Wikipedia (2015). Primal therapy. Located at: http://en.wikipedia.org/wiki/Primal_therapy

Wikipedia (2015). Tears For Fears. Located at: http://en.wikipedia.org/wiki/Tears_for_Fears

Give me another hit: A brief look at gambling in popular music

Today’s blog is an intersection of my academic passion (gambling) and my personal passion (popular music). In my academic career I have published three papers examining the impact of music on gambling behaviour (and I’ll cover that topic in a future blog). However, today’s blog is about gambling content in music rather than something more academic. Although I had been collating material to write this blog for well over a year, it was a tweet I received the other day from Ian Peel (editor of Classic Pop magazine) in response to a blog I wrote about my Art of Noise obsession that provided the impetus I needed to actually write this article.

One of the problems I had in putting this article together was trying to decide what the precise focus should be. Should it cover the topic of gambling in music in its entirety or be very specific and focus on a particular type of gambling. For instance, some of my readers are aware that I did my PhD thesis on fruit machine playing. To my knowledge, at least five artists have released a song with the title ‘Fruit Machine’ (The Ting Tings, Paul Lekakis, The Fades, Fat and Frantic, Lissat and Voltaxx, and Homelife) and at least two albums have been released with the same title (LPs by Jens Buchert and L.A. Deluxe). However, apart from The Ting Ting’s song, I know little about the other releases so writing something very specific was probably not the best option.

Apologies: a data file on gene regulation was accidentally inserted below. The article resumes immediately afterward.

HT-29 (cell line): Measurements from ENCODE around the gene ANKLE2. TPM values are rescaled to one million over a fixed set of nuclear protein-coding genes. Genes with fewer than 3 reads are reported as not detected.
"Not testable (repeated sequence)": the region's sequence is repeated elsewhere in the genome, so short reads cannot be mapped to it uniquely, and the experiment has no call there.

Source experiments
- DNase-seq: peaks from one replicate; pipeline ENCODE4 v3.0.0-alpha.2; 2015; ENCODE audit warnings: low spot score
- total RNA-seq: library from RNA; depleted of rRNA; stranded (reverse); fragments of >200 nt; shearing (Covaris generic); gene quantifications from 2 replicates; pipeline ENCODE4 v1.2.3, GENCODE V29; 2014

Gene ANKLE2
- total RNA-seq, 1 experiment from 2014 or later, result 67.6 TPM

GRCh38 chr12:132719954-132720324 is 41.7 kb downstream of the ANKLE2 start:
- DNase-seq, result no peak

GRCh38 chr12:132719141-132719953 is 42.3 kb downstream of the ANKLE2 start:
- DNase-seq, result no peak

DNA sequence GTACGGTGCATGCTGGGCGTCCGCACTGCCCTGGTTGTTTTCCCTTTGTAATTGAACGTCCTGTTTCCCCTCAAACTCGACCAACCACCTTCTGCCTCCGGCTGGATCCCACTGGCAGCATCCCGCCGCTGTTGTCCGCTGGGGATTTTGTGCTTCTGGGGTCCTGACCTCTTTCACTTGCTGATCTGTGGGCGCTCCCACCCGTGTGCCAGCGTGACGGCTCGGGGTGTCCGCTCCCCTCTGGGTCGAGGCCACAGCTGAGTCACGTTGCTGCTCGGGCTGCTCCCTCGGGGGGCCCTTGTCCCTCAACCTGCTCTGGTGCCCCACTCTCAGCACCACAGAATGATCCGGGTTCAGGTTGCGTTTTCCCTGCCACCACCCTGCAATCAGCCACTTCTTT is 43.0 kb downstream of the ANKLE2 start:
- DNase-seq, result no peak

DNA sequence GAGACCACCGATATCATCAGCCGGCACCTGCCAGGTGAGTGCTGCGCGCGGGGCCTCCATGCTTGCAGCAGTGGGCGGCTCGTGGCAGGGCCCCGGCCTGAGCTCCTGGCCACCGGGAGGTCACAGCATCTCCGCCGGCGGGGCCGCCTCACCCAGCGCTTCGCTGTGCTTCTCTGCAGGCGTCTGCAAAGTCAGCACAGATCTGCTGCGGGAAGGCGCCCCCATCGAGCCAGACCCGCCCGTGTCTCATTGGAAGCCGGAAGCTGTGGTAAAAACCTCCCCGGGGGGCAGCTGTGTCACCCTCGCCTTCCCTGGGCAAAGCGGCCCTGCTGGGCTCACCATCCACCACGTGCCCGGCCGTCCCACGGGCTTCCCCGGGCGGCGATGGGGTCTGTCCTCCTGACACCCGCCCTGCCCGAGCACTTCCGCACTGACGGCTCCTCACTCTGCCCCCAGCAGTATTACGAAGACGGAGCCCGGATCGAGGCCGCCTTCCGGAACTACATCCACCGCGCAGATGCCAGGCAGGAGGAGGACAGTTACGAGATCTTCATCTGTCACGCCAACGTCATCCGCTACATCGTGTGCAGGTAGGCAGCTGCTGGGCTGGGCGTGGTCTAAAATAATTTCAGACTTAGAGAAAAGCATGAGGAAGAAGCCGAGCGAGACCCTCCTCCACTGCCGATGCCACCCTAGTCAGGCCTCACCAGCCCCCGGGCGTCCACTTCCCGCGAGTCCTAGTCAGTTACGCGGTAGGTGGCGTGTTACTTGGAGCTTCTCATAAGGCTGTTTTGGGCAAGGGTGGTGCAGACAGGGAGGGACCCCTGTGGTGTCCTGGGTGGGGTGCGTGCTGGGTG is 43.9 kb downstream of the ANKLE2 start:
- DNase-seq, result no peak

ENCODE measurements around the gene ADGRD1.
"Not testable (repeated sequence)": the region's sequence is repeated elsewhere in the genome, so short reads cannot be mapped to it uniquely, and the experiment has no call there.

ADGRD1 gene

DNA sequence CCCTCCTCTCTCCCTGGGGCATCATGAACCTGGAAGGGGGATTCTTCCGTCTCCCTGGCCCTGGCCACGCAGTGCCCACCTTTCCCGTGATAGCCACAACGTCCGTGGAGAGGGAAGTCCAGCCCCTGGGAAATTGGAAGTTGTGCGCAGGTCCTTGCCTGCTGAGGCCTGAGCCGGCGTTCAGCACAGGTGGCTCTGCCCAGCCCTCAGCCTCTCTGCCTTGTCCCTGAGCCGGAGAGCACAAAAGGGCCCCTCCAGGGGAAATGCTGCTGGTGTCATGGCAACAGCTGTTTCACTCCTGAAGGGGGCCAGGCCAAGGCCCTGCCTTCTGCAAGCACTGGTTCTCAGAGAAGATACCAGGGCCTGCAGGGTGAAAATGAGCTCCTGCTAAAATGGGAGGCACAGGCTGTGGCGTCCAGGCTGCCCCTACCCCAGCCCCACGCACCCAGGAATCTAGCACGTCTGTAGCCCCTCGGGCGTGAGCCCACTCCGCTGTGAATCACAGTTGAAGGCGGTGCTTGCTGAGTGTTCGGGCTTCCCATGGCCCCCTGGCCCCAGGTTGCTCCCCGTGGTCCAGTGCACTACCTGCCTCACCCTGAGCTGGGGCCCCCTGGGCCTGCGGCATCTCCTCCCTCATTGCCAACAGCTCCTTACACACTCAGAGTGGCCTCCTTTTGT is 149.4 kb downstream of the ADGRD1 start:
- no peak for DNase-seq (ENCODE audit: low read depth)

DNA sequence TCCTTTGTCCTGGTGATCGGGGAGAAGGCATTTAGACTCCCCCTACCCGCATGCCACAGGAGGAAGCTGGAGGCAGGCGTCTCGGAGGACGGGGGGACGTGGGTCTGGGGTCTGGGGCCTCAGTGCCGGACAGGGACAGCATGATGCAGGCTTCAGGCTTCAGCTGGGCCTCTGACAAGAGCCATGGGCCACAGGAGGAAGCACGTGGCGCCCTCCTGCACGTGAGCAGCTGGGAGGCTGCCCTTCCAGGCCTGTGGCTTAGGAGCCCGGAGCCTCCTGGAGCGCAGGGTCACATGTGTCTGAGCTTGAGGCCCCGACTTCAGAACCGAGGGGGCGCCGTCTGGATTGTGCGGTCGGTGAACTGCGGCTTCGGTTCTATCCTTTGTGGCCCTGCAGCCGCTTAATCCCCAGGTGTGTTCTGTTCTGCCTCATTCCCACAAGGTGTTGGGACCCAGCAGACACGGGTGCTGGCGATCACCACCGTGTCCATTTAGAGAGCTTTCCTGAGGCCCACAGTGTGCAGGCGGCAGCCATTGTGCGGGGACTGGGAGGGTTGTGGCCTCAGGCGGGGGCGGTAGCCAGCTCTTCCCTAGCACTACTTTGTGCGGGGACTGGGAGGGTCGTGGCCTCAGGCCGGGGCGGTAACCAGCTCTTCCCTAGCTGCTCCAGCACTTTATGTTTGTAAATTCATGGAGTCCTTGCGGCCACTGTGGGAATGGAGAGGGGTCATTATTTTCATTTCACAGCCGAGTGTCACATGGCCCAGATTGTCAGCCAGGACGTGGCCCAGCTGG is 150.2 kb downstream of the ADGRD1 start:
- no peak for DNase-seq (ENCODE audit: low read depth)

Ian Peel’s tweet suggested I should write an article on “gambling/music crossover next, [for example] Alan Parsons Project’s ToaFC”. As a massive fan of The Beatles, I know of Alan Parsons’ engineering and production work on Abbey Road and Let It Be (as well as some solo Paul McCartney LPs) as well as his role as engineer on Pink Floyd’s The Dark Side Of The Moon. However, I don’t own any albums by the Alan Parsons Project including The Turn of a Friendly Card (ToaFC).